As Snail Mail, Baltimore-area native Lindsey Jordan, 19, channels the coming-of-age intimacy of ’90s Liz Phair through indie-rock confessionals. Her debut, Lush, hit No. 20 on Billboard’s Alternative Albums chart, etching a spot as the youngest in a new class of guitarist singer-songwriters like Phoebe Bridgers and Lucy Dacus.
Her edge? No one can convey the whirlwind of being a teen like a teen.
You’re the only indie-rock artist on this list.
When I started, I never expected to get anywhere with my songs. I was making music as an output of having a lot of feelings, being expressive and not knowing what to do with teenage angst. Now, I’ve been enjoying getting to meet artists outside our realm that are completely different. The indie world can be pretty limiting.
Who are some of the artists outside the indie realm you’ve been excited to meet?
This is only sort of outside the realm, because it’s Baltimore shit. I got to meet JPEGMAFIA lately, which was really cool. I’m a really big fan of his work. I personally really love hip-hop, I’m really influenced by it, and we talk about it a lot in [the band]. I got to meet Princess Nokia at Coachella, which was cool. I also love really pop stuff, but I knew it wasn’t something I’d be making.
What is the most applicable lesson your parents taught you?
My mom is a business owner, she owns a store and started it herself. We have a lot of conversations about money and trustworthiness. She’s really big on how you go about presenting yourself and always taught me about being your own entity, doing things yourself, always being a leader and a boss. Both of my parents always taught me to be my own person. They’re both really singular, smart independent people.
For artists under 21, why is social media important?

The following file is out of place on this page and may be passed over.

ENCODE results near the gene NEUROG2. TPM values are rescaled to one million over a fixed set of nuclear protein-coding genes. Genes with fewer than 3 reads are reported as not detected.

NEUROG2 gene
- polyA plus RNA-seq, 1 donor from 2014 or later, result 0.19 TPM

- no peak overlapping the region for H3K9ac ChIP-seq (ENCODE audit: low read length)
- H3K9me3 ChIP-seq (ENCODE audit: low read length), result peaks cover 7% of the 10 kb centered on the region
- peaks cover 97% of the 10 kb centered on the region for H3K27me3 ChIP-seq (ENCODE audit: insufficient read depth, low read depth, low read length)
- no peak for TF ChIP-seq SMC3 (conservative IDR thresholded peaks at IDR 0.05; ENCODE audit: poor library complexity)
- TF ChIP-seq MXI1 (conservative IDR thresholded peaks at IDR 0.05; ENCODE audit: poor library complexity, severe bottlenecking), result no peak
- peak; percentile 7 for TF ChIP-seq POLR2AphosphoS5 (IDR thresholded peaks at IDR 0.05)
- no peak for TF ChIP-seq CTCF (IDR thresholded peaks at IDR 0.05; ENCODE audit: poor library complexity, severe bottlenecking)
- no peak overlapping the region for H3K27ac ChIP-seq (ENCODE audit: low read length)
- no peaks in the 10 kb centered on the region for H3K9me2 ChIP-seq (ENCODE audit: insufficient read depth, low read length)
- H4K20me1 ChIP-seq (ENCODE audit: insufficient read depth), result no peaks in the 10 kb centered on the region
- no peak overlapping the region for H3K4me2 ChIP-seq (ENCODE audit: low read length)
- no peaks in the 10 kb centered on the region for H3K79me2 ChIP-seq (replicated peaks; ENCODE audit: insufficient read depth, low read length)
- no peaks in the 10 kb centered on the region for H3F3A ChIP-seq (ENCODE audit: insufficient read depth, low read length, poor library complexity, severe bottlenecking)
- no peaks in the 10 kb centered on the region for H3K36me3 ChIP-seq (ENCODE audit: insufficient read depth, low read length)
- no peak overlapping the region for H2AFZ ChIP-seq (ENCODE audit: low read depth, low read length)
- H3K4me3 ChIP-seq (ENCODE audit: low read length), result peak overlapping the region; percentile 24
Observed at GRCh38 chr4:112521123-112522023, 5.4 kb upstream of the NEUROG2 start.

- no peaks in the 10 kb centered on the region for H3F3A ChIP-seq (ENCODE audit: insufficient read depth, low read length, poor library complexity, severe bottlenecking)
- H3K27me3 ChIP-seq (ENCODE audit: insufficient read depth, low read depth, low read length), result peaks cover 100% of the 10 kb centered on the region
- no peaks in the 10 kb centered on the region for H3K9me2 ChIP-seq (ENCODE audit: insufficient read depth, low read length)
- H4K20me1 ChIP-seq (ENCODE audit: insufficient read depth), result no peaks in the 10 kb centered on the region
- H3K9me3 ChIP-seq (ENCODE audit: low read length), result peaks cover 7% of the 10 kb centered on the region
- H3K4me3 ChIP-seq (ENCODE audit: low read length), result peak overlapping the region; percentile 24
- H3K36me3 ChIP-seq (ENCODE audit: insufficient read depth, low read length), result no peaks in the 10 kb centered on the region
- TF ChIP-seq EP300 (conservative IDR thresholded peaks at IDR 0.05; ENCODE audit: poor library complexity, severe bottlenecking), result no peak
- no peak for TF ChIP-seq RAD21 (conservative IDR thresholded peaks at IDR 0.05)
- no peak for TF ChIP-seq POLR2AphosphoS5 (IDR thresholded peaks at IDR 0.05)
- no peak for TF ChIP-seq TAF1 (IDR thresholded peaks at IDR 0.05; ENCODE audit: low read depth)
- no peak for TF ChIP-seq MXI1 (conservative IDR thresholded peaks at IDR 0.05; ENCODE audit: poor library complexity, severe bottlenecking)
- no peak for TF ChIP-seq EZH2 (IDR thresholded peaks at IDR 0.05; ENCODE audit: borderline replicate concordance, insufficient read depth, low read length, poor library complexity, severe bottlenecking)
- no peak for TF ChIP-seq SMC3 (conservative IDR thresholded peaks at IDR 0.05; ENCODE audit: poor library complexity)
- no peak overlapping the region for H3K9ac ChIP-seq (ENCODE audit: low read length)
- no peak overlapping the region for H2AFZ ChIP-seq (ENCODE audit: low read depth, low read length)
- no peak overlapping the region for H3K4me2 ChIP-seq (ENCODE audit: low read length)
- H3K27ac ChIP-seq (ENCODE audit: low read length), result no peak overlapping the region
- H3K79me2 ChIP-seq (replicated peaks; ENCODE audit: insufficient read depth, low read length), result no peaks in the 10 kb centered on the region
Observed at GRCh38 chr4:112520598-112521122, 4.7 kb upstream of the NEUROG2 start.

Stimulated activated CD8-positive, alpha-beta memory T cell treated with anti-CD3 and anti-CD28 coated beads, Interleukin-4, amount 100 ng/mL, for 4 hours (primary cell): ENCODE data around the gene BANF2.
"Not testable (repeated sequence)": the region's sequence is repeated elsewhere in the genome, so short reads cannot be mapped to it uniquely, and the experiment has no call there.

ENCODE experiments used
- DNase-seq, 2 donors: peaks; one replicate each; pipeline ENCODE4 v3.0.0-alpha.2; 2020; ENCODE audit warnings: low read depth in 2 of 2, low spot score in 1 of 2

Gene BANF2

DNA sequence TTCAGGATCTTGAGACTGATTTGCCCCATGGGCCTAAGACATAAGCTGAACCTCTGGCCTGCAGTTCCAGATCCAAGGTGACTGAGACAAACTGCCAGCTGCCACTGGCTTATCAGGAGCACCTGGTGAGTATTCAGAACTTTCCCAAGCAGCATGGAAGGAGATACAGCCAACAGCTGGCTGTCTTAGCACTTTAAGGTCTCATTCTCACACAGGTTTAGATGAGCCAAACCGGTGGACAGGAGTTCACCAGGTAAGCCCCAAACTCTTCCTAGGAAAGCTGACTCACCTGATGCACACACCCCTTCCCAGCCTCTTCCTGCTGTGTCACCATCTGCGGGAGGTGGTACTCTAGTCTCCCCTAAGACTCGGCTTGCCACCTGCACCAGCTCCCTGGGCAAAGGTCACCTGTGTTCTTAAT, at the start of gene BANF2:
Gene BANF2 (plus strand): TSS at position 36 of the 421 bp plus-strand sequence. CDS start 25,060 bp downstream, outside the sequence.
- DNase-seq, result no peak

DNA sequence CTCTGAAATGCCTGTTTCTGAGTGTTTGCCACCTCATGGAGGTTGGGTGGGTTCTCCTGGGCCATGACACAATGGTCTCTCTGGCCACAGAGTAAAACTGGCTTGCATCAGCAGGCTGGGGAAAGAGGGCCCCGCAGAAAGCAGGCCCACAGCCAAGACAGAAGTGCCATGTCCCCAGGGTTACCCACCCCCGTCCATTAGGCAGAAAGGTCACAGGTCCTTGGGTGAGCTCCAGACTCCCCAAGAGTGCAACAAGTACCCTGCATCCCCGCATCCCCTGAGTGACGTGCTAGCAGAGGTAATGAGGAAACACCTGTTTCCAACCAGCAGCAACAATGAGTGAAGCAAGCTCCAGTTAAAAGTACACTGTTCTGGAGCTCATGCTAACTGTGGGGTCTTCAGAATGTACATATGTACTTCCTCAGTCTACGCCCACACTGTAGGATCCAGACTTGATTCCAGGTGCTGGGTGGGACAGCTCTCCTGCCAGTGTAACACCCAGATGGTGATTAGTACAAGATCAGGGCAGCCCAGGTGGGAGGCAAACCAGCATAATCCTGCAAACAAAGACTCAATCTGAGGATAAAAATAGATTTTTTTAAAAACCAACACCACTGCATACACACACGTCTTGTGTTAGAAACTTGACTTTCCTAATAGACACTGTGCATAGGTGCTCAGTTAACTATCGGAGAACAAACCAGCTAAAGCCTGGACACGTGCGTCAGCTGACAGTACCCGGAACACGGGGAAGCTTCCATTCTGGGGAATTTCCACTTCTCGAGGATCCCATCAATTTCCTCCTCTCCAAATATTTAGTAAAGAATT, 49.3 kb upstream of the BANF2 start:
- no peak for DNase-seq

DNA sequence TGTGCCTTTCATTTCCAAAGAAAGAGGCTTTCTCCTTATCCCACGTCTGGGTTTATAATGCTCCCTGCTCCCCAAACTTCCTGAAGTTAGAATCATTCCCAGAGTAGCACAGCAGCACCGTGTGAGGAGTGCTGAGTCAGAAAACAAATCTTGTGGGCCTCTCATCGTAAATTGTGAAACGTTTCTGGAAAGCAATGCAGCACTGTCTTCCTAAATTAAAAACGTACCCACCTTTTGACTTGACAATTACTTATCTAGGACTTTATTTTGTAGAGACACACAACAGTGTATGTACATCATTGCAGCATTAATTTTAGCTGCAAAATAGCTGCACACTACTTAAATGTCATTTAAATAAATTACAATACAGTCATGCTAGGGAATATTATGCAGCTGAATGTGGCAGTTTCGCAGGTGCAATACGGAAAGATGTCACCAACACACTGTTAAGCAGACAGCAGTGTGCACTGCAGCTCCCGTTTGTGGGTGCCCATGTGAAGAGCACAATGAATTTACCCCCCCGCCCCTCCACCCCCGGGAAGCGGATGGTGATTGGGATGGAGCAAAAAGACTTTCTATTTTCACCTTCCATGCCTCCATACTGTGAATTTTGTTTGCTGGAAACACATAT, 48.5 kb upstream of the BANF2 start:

It’s cool to have something that’s yours. I don’t know a lot about being famous, but there are rules and regulations about how you present [yourself online]. I try to not put too much out there, and I don’t do too good a job of it. But I feel more normal when I’m able to fuck around online. It’s an essential part of being a teenager.
Tell me more about how you use social media and your favorite platforms.
Instagram is my favorite platform for sure. I’m not on there right now, I have to take breaks from it. I dream in Instagram all the time, I’ll wake up and have a dream that I forgot to answer someone’s DM or something. For Twitter and Instagram, there’s not much of a say from the people I work with. People aren’t like, “Delete that,” or “You have to talk about this” or whatever. There are things I have to post about obligation-wise, but I feel like I can be myself on there. As far as Instagram goes, I can post whatever I want as long as it’s not sloppy. I’m a big fan of memes — being able to express myself in the meme world is important to me.
What obstacles do you face by being younger?
The day after I graduated high school, we went to the West Coast, started touring and never stopped. Starting off, I felt everybody was my best friend and had my best interests in mind. But people take advantage of green-ness. At festivals and stuff, we all cling to people our age who are in bands because it’s so rare.
This article originally appeared in the Oct. 13 issue of Billboard.